By Albert Chang-Yoo and Melissa Domingo
On Wednesday night, the Shasta administration was informed of an Instagram post that contained threats of violence against students. The owner of the account, a Shasta student, later claimed that the post was a joke. However, the administration took steps to ensure student safety on campus.
Throughout the school day on Thursday, staff made sure that students were comfortable on school grounds. Teachers and administrators were outside, interacting with students during breaks and lunch, as well as before and after school. Shasta’s student counselor was available to talk to students throughout the day. In addition, a Daly City police officer was on campus during breaks to maintain a calm environment.
In an email sent to students and parents, the director of Summit Shasta, Wren Maletsky, stated, “We want to be as clear as possible that threats of violence and fear are not only unacceptable at Shasta, they are a crime. Every student has a right to an education free from fear and safe from harm [original emphasis].” The email was later followed by another email, confirming that the matter of the threat had been resolved and that students were safe to stay on campus.
How did the administration respond?
Adelaide Giornelli, Shasta Dean of Culture and Instruction, explained the precautionary measures taken during this time: “I think it was multi-stepped: I became aware of it when teachers and students and families all separately reached out to me. I believe I got the first text after 10 p.m. So, my first move was to call the Daly City Police Department and report what I had heard. They informed me at that time; they had already been working on the case for an hour; I think because someone had reported it directly to them earlier.”
Ms. Giornelli then said that she drafted an email that was sent directly to students and families, informing them of what had occurred and the steps that they were taking to ensure student safety. She also emailed teachers and mentors, suggesting what they could say to their mentees and students about the incident.
Ms. Giornelli also explained that the problem had to be directly communicated because “we didn’t want things to be going through a rumor mill.” In addition, she wanted to make students aware of the police presence at school: “We have students who are members of communities where the police do not make them feel safe because of the relationship between police and communities of color in America at large right now. We wanted to make sure all students knew that so that was not a surprise.”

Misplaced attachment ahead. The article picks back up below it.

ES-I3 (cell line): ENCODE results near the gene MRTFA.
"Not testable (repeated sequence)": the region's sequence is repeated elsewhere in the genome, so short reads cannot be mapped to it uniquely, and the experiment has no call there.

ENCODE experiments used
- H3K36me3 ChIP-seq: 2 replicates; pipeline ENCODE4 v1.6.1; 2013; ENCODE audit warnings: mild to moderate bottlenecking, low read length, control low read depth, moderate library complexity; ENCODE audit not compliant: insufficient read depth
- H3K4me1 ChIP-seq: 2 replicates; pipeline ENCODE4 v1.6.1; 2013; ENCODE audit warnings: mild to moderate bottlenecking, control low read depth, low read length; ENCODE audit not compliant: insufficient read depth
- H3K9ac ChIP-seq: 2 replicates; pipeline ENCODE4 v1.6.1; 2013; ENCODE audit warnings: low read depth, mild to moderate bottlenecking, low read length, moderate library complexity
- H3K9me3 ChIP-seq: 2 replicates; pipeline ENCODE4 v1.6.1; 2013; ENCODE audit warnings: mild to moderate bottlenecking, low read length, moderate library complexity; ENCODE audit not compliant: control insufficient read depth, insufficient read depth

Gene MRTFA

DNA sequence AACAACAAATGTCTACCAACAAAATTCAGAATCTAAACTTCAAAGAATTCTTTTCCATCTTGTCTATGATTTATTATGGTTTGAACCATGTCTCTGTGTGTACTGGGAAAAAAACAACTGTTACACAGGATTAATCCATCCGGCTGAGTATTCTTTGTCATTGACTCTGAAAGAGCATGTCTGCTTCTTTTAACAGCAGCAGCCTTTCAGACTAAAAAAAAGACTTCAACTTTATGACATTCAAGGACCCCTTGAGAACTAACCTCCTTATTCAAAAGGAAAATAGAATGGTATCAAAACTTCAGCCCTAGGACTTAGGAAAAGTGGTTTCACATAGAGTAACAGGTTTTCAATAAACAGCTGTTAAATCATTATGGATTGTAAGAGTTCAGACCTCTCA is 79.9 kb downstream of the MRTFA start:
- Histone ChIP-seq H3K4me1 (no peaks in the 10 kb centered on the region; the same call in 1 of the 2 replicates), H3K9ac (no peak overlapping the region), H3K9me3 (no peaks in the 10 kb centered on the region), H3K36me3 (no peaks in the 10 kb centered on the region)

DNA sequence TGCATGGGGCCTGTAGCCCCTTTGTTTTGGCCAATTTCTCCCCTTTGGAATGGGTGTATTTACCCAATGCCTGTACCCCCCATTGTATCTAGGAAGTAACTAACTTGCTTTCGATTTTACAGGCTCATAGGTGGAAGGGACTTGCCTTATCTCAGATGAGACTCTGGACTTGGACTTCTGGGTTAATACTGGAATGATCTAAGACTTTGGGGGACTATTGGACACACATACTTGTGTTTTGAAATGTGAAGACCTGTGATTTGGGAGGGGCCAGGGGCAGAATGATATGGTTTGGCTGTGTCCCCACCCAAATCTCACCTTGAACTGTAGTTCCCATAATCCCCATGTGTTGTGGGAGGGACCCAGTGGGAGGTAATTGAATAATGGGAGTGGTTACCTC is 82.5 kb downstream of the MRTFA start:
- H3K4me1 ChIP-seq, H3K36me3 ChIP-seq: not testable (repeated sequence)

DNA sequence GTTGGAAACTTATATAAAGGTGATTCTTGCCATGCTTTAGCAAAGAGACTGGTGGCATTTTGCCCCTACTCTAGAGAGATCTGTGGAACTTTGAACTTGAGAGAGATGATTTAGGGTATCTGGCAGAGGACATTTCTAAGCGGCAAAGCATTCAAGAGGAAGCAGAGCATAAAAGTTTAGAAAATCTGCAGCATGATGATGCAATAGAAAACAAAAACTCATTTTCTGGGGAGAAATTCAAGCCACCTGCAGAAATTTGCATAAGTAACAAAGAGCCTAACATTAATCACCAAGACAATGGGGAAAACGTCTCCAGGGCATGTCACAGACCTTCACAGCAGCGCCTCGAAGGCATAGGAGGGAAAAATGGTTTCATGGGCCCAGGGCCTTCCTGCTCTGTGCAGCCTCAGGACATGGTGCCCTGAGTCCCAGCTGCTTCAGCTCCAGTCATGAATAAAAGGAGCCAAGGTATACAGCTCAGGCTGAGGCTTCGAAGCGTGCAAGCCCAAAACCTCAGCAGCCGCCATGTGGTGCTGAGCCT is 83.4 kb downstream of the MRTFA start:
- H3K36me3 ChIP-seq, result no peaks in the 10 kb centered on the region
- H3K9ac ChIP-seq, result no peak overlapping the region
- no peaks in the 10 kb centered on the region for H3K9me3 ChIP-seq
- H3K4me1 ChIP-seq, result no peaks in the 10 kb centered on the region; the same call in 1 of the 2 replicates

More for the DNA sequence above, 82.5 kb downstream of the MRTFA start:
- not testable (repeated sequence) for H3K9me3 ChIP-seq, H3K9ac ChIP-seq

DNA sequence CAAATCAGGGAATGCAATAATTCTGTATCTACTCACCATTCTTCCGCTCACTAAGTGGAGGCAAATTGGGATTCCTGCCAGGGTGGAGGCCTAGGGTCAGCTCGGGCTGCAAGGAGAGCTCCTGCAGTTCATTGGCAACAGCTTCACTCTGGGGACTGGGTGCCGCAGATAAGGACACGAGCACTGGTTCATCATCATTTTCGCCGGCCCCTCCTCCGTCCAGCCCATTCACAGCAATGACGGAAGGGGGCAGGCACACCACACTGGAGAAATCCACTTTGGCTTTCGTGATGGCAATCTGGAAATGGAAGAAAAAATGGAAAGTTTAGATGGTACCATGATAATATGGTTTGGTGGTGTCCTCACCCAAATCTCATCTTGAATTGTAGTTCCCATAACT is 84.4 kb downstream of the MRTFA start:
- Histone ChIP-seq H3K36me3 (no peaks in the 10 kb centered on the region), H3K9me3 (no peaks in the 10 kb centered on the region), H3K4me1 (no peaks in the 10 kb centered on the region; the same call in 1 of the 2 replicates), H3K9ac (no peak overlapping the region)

When reflecting on the short amount of time it took for members of the school to notify the authorities, Ms. Giornelli said, “Shasta is my home. I think in a lot of ways the student body here and the community here feels like a family, and it’s been powerful for me to see how many students, parents, and community members were, like, immediately willing to step up, reach out and inform us of what was happening.”
How did the students respond?
There were a range of emotions felt by Summit Shasta students. Some, like Shasta sophomore Theodore Gim, found it to be another mundane day: “Like, it was any other day, ‘cause nothing happened,” he explained. Matthew Lam, another Shasta sophomore, shared the same sentiments. He said, “I was actually OK because, like, the school contacted us and was, like, letting us know; they gave us information before I got to school, so that was good.”
However, some students also experienced feelings of nerves and shock, such as Shasta freshman Jayden DuYee. He said, “I came to school as if it was a regular day, but definitely a little bit more aware and tense about the situation. I definitely knew something was gonna happen, whether it was an act of danger, or just an act of safety; but, to be honest, it’s just extremely nerve-racking that something like this could come up to our school.” Shasta senior Shayla Branner also said, “I was asking my peers what happened, and then they just gave me a summary. After I checked in with Ms. Dayon, and she ran down everything and I was really in shock.”
Shasta junior Aaron Susantin felt irritation toward the situation: “Once I heard the context, my feelings turned less from fear to more irritation.” He also mentioned the transparency between the faculty and families: “But I do appreciate that there was a rather swift response to this … I think that making the information known to us was good.”